The aim of this study was to examine the rate of RPV RAMs and the proportion of estimated RPV resistance in HIV-1-infected patients who had failed other NNRTI-based regimens in a large network of HIV-1 clinics in Spain.

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Patients and methods

Study population

The RT genotypes and clinical information from all HIV-1-infected patients on regular follow-up at 22 different HIV clinics in Spain who had failed NNRTI-based regimens were identified at the Spanish national resistance database (ResRIS) [6,7]. This is a large clinical database that records information from HIV-1 patients treated outside clinical trials. Data recorded includes drug resistance mutations, antiretroviral therapy, HIV clade, viral load and CD4 cell counts. Ultimately it produces back a virtual interpretation of the resistance mutation profile for all antiretroviral agents for a given sample, which is then send back to clinicians.

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Drug resistance mutations and interpretation

The prevalence of RPV RAMs as well as the proportion of estimated RPV-resistant samples, as reported using the ResRis national algorithm (http://www.retic-ris.net), were assessed in the whole population of HIV-1 patients that had failed on NNRTI-based regimens. Drug resistance mutations were examined taking into account the updated mutation list from the IAS-USA panel (December 2011), also other recent changes that have been highlighted from the ECHO and THRIVE trials as well as in-vitro studies [8]. Briefly, these changes are the following: V90I, L100I, K101E/P/T, V106A/I, V108I, E138A/G/K/Q/R, V179F/I/L, Y181C/I/V, Y188I, and M230L. All these changes are considered in the current Spanish resistance interpretation algorithm, which additionally provides a weighting impact for each mutation (Table 1).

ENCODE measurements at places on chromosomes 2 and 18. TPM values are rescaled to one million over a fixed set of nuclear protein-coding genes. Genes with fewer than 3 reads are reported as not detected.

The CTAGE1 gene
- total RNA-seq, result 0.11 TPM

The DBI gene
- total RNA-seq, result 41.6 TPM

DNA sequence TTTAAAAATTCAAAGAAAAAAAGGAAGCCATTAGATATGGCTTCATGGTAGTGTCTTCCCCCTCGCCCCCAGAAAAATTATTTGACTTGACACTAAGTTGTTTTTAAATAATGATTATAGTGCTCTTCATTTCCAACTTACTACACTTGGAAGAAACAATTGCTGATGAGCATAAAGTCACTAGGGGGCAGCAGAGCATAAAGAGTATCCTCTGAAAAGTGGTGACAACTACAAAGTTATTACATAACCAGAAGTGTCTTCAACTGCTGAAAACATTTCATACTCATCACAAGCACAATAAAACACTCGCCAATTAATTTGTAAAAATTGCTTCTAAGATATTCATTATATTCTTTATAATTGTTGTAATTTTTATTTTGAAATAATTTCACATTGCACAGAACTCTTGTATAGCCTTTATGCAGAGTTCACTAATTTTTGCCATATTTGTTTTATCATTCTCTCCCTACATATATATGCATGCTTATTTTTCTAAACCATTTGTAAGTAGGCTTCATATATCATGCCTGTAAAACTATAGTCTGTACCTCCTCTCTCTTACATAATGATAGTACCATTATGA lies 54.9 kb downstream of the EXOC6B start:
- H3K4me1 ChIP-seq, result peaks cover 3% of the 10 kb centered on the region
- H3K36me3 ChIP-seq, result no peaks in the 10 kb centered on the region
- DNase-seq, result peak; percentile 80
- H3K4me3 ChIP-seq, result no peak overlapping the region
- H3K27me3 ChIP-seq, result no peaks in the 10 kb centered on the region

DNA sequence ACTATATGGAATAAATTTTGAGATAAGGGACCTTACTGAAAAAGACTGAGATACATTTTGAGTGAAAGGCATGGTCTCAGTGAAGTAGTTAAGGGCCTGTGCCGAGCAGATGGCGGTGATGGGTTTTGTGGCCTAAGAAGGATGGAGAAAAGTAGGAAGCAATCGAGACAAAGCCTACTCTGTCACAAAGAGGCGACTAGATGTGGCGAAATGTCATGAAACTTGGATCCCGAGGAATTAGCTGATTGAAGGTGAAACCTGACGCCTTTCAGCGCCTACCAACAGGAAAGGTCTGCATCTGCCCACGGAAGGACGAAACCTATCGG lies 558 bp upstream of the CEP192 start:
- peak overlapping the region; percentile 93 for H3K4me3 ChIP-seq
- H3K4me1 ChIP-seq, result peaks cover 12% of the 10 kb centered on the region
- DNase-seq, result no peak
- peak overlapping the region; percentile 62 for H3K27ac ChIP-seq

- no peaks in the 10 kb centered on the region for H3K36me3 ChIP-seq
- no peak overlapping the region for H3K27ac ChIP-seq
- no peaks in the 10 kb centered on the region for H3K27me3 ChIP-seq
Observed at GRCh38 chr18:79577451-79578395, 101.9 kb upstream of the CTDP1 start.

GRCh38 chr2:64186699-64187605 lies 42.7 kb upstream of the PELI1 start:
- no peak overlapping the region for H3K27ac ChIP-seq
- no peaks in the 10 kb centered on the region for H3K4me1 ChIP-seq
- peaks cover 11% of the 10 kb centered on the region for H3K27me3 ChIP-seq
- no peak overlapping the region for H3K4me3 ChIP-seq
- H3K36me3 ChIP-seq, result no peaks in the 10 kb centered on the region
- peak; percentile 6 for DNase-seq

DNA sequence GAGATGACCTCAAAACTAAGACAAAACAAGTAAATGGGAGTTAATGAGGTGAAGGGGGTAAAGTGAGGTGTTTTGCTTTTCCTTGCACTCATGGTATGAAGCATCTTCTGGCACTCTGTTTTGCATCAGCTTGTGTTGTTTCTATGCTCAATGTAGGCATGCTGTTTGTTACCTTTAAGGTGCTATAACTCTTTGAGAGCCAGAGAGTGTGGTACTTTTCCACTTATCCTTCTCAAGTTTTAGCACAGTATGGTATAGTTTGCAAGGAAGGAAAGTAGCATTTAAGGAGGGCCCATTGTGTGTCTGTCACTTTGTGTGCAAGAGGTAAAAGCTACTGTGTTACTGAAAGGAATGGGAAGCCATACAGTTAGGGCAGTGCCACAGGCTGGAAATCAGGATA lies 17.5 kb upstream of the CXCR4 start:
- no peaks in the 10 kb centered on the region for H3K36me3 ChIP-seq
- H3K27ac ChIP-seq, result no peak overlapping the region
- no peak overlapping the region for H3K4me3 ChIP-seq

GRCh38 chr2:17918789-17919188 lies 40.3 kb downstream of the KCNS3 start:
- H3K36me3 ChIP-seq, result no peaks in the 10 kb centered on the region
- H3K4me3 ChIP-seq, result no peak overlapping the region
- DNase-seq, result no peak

Table 1

Table 1

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Statistical analyses

All results are expressed as absolute numbers and percentages. The prevalence of RPV RAMs in patients who had failed on EFV, NVP or ETR was compared using χ2 tests. Significant differences were only considered for P values below 0.05. All statistical analyses were performed using SPSS v15.0 (SPSS Inc., North Chicago, Illinois, USA).

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Results

From a total of 8200 RT genotypes derived from 5873 different HIV-1 individuals recorded at ResRIS, 1064 belonged to HIV-1-infected patients that had failed NNRTI-based regimens. Overall, 27.1% (n = 288) of specimens did not harbour any NNRTI RAMs. Among the 1064 genotypes examined, 580 (54.5%) had failed on EFV, 426 (40%) on NVP and 58 (5.5%) on ETR. Up to 45.9% (n = 488) were on their first NNRTI treatment, 39.8% (n = 424) had previously been exposed to another NNRTI and 14.3% (n = 152) had received two NNRTI.